Introduction Introduction Chapter 5 Chapter 5
Chapter 1 Chapter 1 Chapter 6 Chapter 6
Chapter 2 Chapter 2 Notes for Indicators Notes
Chapter 3 Chapter 3 Notes for boxes Notes for boxes
Chapter 4 Chapter 4 Indicators Indicators
CHAPTER 2 Printer Friendly printer friendly version
Chapter 1 People In Cities: Hope
Countering Desolation

The Unseen Dramas of the Urban Poor

Slums: Unparalleled Concentration of Poverty

The Persistent Disparities

Women's Empowerment and Well-being: The Pillars of Sustainable Cities

Social Contradictions in Growing Cities: Dialogue and Discord

The Changing Demographics of Growing Cities

Improving Urban Governance and Involving the Poor: The Right Thing to Do

The Persistent Disparities

Nowhere are the disadvantages of the urban poor compared with other city dwellers more marked than in the health area.(12)Poor women are at a particular disadvantage. Although cash income is much more important in cities than in villages, income poverty is only one aspect of urban poverty. Others are poor-quality and overcrowded shelter, lack of public services and infrastructure such as piped water, sanitation facilities, garbage collection, drainage and roads, as well as insecure land tenure (see Box 5). These disadvantages increase the health and work burdens of the urban poor and also increase their risks from environmental hazards and crime.

5

SLUM LIFE AND NEW CITIES IN EGYPT(1)

Feryal El Sayed has called a tiny square room crammed with a bed and two seats, and a tinier cubicle containing a kitchen and a bathroom, “home” for the past 15 years. The makeshift roof is falling apart, and Ms. El Sayed, 62, had to install plastic sheeting under the ceiling to catch the debris. However, she is still better off than some of her neighbours in Ezbet El Haggana’s District 3, who have no roofs over their heads and who, on rainy nights, are forced to sleep under their beds.

Ezbet El Haggana, a sprawling slum in the north-east of Cairo, is one of the largest urban Ashwaiiyat, or “informal areas”, encircling this city. With more than a million inhabitants, it is among the few places where the poorest of Egypt’s poor can afford some sort of housing—a place where high-voltage cables hum constantly over their heads, sewage water seeps under their feet and the fumes of burning garbage fill their lungs.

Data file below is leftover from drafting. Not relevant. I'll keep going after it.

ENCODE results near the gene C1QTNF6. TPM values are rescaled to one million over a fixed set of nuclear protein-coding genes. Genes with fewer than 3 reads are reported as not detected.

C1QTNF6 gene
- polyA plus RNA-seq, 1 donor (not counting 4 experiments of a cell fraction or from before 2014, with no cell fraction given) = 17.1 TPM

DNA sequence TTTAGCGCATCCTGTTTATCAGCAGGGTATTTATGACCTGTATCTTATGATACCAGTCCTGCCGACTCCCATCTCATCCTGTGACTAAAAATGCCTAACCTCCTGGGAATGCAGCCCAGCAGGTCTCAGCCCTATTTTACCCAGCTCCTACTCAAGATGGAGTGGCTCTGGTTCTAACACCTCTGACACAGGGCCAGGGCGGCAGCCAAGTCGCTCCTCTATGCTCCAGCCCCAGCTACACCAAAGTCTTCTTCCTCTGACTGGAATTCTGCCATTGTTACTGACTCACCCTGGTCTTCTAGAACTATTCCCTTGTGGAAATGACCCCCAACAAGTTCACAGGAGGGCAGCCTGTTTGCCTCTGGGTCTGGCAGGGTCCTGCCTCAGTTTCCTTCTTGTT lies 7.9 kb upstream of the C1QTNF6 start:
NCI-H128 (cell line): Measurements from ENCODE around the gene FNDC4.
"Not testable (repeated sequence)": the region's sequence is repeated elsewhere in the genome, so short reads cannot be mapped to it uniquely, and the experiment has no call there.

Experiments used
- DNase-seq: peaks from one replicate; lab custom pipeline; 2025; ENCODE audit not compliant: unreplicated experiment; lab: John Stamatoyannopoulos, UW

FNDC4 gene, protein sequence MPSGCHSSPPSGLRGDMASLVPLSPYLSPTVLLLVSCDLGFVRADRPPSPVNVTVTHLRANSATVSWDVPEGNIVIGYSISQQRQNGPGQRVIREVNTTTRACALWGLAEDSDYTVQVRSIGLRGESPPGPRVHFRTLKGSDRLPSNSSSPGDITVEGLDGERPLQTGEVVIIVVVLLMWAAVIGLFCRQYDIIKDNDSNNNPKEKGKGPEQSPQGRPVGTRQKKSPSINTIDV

“In addition to all sorts of diseases, we always have fires in these houses because of the high-voltage cables,” says Hazem Hassan, of the Al-Shehab Institution for Comprehensive Development, a grass-roots organization that has been assisting the residents of Ezbet El Haggana since 2001. Al-Shehab will soon construct new roofs for 50 of the most threatened dwellings in the district, including Ms. El Sayed’s.

Cairo’s population has exploded during the last three decades, doubling from 6.4 million people in 1975 to 11.1 million in 2005. The latest statistics of the Egyptian Ministry of Housing, Utilities and Urban Communities show that there are 1,221 “informal areas” similar to Ezbet El Haggana. They house 12-15 million of the country’s 77 million people. Sixty-seven of these are in Greater Cairo.

The Ministry has been diverting the flow of people from Egypt’s big cities through development projects and low-cost housing in “new cities”. Those in the Cairo area alone have absorbed 1.2 million people who would otherwise have ended up living in Ashwaiiyat. However, despite Government incentives, many still cannot afford to move there. People like Ms. El Sayed are sticking to Ezbet El Haggana. Despite her predicament, she remains optimistic, perhaps because she realizes that she is more fortunate than many of her neighbours—and that a new roof is on its way.